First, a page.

*

*>> the sigma to 1 (the variance is defined in your data). I would probably
*

*>> describe the mean as a normal distributed variable, so:
*

*>>
*

*>> Y = IPRED + EPS(1)*REPSD/SQRT(NSUB)
*

*>> $SIGMA
*

*>> 1 FIX
*

*>>
*

*>>
*

*>>
*

*>> Kind regards,
*

--

Nick Holford, Professor Clinical Pharmacology

Dept Pharmacology & Clinical Pharmacology, Bldg 503 Room 302A

University of Auckland,85 Park Rd,Private Bag 92019,Auckland,New Zealand

office:+64(9)923-6730 mobile:NZ+64(21)46 23 53

email: n.holford_at_auckland.ac.nz

http://holford.fmhs.auckland.ac.nz/

Holford SD, Allegaert K, Anderson BJ, Kukanich B, Sousa AB, Steinman A, Pyp=

endop, B., Mehvar, R., Giorgi, M., Holford,N.H.G. Parent-metabolite pharmac=

okinetic models - tests of assumptions and predictions. Journal of Pharmaco=

logy & Clinical Toxicology. 2014;2(2):1023-34.

Holford N. Clinical pharmacology = disease progression + drug action. Br =

J Clin Pharmacol. 2015;79(1):18-27.

Received on Thu Nov 19 2015 - 09:19:14 EST

Date: Thu, 19 Nov 2015 14:19:14 +0000

Hi Ahmad,

I agree with Nick, you will want to weight your precision by the inverse st=

andard error.

More generally, you are doing a model-based meta-analysis. When I was firs=

t learning about it, a book that I found very informative and readable was =

"Introduction to Meta-Analysis" by Borenstein, et al. It focuses on standa=

rd meta-analysis and not model-based, but the foundation it lays is necessa=

ry for both.

Thanks,

Bill

On Nov 19, 2015, at 4:43, "Nick Holford" <n.holford_at_auckland.ac.nz> wrote:

Paul,

I largely agree with your reply.

Ahmad says he is fitting "means of a parameter X". I suspect he really mean=

s the "means of a variable X".

A = THETA(1)*EXP(ETA(1)) ;ETA1 is bet=

ween STUDY variability on A

ALPHA = THETA(2)*EXP(ETA(2)) ;ETA2 is between STU=

DY variability on ALPHA

IPRED = (A)*exp(-ALPHA*TIME)

Y = IPRED *(1+EPS(1)/SQRT(NSUB))

I would say that the random effect ETA is describing the between study vari=

ability in the parameters (A and ALPHA) while EPS is describing the random =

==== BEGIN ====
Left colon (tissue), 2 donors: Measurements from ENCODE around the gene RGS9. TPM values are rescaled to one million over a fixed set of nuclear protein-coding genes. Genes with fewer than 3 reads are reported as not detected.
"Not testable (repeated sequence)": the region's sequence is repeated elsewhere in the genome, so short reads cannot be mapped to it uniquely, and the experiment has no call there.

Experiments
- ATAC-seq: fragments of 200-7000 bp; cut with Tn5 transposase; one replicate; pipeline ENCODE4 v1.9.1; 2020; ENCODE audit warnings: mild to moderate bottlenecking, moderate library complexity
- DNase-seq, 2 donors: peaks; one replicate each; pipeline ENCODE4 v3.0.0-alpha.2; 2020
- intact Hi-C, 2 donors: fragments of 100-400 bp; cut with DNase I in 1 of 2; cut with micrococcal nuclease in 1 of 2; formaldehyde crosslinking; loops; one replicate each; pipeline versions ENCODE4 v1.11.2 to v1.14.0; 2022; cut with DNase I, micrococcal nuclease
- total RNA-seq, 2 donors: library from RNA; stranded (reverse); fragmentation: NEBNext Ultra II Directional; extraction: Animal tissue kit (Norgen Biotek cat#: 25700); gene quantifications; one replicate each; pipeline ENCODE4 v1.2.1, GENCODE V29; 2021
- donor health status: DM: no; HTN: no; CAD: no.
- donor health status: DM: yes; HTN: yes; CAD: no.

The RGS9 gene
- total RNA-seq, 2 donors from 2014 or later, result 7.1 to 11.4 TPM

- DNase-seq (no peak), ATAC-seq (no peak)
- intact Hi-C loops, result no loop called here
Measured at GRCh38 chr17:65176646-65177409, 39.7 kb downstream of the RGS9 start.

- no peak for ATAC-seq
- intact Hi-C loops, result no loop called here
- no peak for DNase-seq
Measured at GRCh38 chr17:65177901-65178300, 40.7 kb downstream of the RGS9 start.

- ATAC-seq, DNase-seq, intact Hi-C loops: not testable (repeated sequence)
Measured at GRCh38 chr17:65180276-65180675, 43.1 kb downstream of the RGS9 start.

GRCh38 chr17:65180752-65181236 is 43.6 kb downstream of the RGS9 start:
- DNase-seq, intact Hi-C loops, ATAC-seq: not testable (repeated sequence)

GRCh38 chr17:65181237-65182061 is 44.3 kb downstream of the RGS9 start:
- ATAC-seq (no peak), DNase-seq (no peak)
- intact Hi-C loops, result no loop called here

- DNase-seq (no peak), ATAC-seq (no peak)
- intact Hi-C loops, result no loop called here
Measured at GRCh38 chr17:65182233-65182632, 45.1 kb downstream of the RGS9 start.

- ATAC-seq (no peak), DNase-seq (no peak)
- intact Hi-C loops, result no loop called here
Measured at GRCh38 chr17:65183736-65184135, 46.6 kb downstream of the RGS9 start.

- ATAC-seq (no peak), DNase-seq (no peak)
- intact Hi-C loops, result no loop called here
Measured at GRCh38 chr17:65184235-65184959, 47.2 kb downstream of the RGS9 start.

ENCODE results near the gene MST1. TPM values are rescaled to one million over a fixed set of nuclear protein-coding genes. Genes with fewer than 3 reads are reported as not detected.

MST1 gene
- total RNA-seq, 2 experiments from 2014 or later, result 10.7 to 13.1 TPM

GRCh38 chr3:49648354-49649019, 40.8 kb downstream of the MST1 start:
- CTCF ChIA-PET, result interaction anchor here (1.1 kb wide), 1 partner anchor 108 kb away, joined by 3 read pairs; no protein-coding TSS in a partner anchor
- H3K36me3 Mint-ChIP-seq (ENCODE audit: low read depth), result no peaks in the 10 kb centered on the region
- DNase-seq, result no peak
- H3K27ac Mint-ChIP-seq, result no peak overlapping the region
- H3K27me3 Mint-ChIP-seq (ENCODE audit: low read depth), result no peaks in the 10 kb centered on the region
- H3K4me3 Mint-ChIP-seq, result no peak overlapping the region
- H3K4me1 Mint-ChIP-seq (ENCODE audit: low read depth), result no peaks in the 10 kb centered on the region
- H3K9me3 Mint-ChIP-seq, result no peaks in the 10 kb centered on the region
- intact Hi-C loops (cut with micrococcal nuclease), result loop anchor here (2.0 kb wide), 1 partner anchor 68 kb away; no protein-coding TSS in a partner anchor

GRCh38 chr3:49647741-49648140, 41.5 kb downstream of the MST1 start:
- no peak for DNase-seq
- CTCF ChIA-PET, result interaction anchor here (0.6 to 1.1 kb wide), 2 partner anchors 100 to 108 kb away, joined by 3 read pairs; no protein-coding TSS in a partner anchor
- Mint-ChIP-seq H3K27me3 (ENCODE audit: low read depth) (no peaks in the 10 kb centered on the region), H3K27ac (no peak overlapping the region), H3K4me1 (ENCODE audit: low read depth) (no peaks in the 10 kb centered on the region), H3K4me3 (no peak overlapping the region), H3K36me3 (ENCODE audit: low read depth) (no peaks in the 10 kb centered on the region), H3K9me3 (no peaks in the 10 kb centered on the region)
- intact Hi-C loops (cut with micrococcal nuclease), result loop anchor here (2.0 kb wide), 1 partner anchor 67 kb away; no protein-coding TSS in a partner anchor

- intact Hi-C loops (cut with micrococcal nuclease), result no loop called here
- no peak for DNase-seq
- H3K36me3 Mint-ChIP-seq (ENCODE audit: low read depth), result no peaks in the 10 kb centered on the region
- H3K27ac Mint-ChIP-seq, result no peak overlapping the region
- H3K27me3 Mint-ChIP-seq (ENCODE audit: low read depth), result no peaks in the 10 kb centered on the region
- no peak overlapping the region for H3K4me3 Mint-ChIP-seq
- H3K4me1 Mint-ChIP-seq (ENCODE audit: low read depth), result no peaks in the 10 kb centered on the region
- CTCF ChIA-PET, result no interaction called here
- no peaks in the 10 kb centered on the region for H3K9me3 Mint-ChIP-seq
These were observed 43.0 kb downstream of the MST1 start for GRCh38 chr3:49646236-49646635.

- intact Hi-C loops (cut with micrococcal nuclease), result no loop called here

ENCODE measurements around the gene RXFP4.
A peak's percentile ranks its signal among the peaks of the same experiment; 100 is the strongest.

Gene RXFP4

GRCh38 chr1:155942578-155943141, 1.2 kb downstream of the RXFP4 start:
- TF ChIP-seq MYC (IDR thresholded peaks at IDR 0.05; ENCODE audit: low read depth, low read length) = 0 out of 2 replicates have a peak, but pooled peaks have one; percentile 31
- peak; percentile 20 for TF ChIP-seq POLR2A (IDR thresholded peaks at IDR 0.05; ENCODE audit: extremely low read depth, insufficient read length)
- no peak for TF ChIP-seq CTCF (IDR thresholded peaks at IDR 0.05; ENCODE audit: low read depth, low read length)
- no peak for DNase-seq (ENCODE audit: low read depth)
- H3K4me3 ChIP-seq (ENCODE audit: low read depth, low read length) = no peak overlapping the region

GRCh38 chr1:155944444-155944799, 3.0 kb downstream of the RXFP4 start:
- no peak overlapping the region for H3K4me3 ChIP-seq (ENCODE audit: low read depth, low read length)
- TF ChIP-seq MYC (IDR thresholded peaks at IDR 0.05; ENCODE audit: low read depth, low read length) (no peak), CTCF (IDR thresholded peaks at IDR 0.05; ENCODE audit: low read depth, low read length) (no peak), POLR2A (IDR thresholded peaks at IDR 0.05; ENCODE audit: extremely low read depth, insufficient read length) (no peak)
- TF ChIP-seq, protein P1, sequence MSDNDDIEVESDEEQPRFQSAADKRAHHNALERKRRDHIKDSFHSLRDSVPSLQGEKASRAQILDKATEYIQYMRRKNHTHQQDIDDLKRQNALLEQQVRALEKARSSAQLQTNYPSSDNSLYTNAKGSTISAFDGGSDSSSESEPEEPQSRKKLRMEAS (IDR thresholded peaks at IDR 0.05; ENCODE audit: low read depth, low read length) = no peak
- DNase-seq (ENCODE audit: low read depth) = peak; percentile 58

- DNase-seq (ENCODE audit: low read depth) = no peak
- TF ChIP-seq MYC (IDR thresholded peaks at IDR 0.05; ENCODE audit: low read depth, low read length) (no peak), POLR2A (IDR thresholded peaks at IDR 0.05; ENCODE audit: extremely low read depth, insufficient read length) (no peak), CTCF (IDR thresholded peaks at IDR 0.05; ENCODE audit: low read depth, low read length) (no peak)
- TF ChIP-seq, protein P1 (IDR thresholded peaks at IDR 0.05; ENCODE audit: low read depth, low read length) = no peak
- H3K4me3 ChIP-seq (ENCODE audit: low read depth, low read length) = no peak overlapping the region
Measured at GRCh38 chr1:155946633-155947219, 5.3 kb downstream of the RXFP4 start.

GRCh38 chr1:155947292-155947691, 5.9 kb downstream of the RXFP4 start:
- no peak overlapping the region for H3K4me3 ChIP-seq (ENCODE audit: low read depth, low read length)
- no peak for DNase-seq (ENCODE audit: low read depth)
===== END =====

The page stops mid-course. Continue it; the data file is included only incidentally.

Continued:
unexplained variability (RUV) in the prediction of the DV (mean of X) usin=

g an exponential function of A, ALPHA and TIME.

Some of the RUV arises from within study between subject variability in A a=

nd ALPHA and some from the usual sort of RUV (model misspecification, measu=

rement error, stochastic noise, etc).

The SD covariate in the data set

ID

NSUB

TIME

DV

SD

1

10

0.083333

4.776667

0.230317

is described by Ahmad as "the standard deviation of the observations in the=

subjects at TIME=t."

The random contributions to SD seem to be similar to those contributing to =

RUV as described above.

Therefore it seems to me that SD could be used in the prediction of X as yo=

u suggested:

Y = IPRED + SD*EPS(1)/SQRT(NSUB)

The variance of EPS(1) should be fixed to 1 like this:

$SIGMA 1 FIX

Best wishes,

Nick

the SD in the error model will then informs about the precision rather tha=

n between subject variability? In my case, the parameter I am modelling (ga=

stric pH) is measured in X number of subjects and the mean and SD are repor=

ted. So, the SD is not the precision of the measurement within a subjects =

(the measurement in each subject was performed one time), rather, it is bet=

ween subjects. The large SDs for some of the reported means is due to the f=

act that BSV in gastric pH is high.

nisa.edu.au>

ean values

--

Nick Holford, Professor Clinical Pharmacology

Dept Pharmacology & Clinical Pharmacology, Bldg 503 Room 302A

University of Auckland,85 Park Rd,Private Bag 92019,Auckland,New Zealand

office:+64(9)923-6730 mobile:NZ+64(21)46 23 53

email: n.holford_at_auckland.ac.nz

http://holford.fmhs.auckland.ac.nz/

Holford SD, Allegaert K, Anderson BJ, Kukanich B, Sousa AB, Steinman A, Pyp=

endop, B., Mehvar, R., Giorgi, M., Holford,N.H.G. Parent-metabolite pharmac=

okinetic models - tests of assumptions and predictions. Journal of Pharmaco=

logy & Clinical Toxicology. 2014;2(2):1023-34.

Holford N. Clinical pharmacology = disease progression + drug action. Br =

J Clin Pharmacol. 2015;79(1):18-27.

Received on Thu Nov 19 2015 - 09:19:14 EST